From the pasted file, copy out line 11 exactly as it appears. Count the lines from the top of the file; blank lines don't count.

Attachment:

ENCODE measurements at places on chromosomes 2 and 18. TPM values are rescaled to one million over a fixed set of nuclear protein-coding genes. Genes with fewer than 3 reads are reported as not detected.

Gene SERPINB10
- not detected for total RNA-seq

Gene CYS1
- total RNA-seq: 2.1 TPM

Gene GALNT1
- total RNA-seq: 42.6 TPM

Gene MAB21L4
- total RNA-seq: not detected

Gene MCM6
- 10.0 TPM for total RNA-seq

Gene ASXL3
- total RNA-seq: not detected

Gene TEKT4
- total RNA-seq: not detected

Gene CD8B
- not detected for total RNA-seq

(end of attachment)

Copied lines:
- 10.0 TPM for total RNA-seq